A friend of mine discussed his experiences dealing with Steam directly some years ago. He had bought a copy of Knights of the Old Republic and it simply didn’t work for unknown reasons. He had this to say on the customer service he received:

“Valve basically shrugged their shoulders and pointed me toward a dead forum. They simply weren’t interested in helping me. I’d purchased a game that didn’t work and I couldn’t play. This was at a time where Steam wasn’t offering refunds.”

Only a Sith deals in quality customer service! Source: IGN

Refunds have been a sticking point with Valve over the years. Despite the fact that Steam has been available for over ten years, it wasn’t until a few years ago that Steam actually started offering refunds to customers. There are specific circumstances, a game must be less than 14 days old and have less than two hours play time attached to it. Previously if you bought a game like the aforementioned Music Wars Empire, which didn’t work at all when I first purchased it, you would be stuck with it.

Valve tried desperately to escape having to offer refunds within the EU. With Valve selling games to gamers in EU based countries, it found itself contravening EU consumer rights. To get around this, Valve added terms and conditions to each purchase, which had to be agreed to before the purchase could be made, forcing Steam users to waive their right to a refund if they bought their game through Steam. This remained the case until the European Union Consumer Rights Directive came into effect, meaning Steam had to now offer refunds within in the EU. All of a sudden it doesn’t feel like Valve is on your side, does it?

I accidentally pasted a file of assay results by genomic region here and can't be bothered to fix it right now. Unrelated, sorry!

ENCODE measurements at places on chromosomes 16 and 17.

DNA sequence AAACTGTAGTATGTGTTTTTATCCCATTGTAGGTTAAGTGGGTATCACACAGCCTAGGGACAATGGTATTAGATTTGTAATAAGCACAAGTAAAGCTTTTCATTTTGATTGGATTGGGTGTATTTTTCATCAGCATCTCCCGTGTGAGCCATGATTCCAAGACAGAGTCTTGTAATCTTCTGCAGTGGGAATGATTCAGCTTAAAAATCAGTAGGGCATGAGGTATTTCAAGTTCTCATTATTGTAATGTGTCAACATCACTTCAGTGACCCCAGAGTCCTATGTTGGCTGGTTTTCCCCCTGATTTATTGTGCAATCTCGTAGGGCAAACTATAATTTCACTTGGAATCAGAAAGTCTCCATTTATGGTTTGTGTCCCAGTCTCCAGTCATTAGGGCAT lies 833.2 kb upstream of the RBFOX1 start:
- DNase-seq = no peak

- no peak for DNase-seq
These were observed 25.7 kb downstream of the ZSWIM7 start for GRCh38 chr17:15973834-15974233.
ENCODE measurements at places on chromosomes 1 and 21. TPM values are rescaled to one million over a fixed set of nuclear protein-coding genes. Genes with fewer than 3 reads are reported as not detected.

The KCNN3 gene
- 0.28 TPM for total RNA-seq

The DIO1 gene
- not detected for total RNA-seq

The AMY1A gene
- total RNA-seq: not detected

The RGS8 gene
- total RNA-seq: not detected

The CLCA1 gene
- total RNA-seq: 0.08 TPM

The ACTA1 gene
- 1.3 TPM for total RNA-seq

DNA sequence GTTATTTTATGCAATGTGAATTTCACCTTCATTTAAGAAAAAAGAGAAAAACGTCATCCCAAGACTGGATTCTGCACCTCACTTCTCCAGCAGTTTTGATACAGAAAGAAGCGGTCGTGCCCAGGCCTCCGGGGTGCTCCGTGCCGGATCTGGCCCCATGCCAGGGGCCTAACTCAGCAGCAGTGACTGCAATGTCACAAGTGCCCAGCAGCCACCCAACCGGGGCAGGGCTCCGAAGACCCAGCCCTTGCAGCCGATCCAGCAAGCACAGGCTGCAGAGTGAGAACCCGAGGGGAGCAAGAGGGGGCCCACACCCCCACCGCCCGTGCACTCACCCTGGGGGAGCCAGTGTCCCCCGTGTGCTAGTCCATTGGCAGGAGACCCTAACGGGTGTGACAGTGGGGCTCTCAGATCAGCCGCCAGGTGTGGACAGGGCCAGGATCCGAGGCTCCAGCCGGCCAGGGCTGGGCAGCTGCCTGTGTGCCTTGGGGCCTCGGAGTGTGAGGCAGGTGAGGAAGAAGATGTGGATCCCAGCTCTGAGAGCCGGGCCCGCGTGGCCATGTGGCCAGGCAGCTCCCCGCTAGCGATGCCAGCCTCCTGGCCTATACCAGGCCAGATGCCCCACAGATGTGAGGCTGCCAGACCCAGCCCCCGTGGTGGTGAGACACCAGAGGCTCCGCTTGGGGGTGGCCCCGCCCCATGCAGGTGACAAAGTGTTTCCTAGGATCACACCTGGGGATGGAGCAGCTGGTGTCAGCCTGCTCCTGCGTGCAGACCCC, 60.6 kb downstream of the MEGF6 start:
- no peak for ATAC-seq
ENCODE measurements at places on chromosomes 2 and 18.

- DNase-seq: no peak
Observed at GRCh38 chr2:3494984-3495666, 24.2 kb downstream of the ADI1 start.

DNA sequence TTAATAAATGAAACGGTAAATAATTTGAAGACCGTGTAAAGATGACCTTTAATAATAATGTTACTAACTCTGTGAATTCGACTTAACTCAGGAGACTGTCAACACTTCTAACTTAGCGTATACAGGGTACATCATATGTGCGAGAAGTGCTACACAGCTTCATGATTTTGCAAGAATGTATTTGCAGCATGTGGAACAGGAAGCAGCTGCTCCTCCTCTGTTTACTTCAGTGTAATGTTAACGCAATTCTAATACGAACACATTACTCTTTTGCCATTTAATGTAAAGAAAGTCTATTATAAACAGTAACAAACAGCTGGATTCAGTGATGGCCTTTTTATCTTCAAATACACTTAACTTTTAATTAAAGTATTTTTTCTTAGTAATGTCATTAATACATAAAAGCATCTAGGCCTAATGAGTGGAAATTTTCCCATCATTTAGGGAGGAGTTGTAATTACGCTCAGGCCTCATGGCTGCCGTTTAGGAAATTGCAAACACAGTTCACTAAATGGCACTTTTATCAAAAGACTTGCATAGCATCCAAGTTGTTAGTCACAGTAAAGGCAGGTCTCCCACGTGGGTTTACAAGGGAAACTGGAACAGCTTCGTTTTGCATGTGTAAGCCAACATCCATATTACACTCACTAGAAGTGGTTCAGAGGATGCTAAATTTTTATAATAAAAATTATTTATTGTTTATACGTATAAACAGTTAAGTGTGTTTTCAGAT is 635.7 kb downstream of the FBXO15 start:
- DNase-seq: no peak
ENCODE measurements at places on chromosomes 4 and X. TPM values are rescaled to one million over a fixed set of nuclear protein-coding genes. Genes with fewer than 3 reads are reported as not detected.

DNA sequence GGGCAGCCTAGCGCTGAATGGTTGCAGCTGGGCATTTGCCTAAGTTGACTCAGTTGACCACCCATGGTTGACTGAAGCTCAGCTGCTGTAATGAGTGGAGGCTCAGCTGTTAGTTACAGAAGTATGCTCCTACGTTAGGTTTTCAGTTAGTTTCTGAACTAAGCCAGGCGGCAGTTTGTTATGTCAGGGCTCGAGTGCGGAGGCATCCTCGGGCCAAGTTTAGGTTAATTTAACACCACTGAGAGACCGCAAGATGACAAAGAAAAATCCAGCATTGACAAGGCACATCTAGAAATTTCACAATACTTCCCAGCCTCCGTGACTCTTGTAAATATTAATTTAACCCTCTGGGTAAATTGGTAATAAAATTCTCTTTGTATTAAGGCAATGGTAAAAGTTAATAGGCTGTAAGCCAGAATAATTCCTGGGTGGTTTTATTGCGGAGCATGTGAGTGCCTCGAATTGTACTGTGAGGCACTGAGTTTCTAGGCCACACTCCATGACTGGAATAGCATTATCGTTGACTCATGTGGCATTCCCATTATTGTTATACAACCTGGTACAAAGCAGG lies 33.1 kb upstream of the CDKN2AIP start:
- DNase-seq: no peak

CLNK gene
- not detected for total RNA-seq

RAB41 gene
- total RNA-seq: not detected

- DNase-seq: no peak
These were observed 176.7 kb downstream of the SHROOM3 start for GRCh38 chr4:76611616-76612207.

Aside from refunds, it is still very difficult to get assistance from Steam support. There’s no direct contact email as Valve forces most issues to be solved by the developer. If you do need help from Valve for any reason, well, you could be in for a wait. I’ve tried to gauge how long it takes to get a first response from a support ticket, but I haven’t been able to get an accurate reading. Some people claim it’s less than 24 hours, but many more report a wait for up to 15 days for a first response. I’ve waited for one once, many years ago, and it took 10 days to get a response from Steam. The average wait time seems to be around 7-10 days. To put that into context, Amazon’s first response usually comes in within a few hours, rarely more than 24 hours, depending on the issue.

Source: Gaming Cypher

Valve also takes a huge slice of the profit pie from developers, eating up a whopping 30% of all profit from each sales. Early indie hits on Steam have fooled developers into thinking that Steam is the way forward: get your game on Steam and watch the dollar roll in. Sadly that’s simply not the case. So many fantastic games get buried within the mountain of dross (and gold) that Steam pumps out on a weekly basis. Sceal: An Irish Folklore Adventure has a wonderfully simple game with well designed graphics, music and overall design. Yet, despite its release on Steam back in October, it has only managed four user reviews on the platform.

Steam is a titan of PC gaming and it’s not going to change any time soon. However, while it proudly promotes itself as the ‘nice guy’ giant of PC gaming, it acts like a dodgy dealer selling shady merch from a suitcase on a street corner and then not being there the week after when your fake Rolex watch has fallen apart. Maybe it’s time we all took a look around at alternative online stores, and with Humble Bundle, GOG Galaxy and Green Man Gaming all providing an alternative service (some sites do require the Steam Client to redeem game codes), maybe it’s time to make the switch from Gabe’s pet project.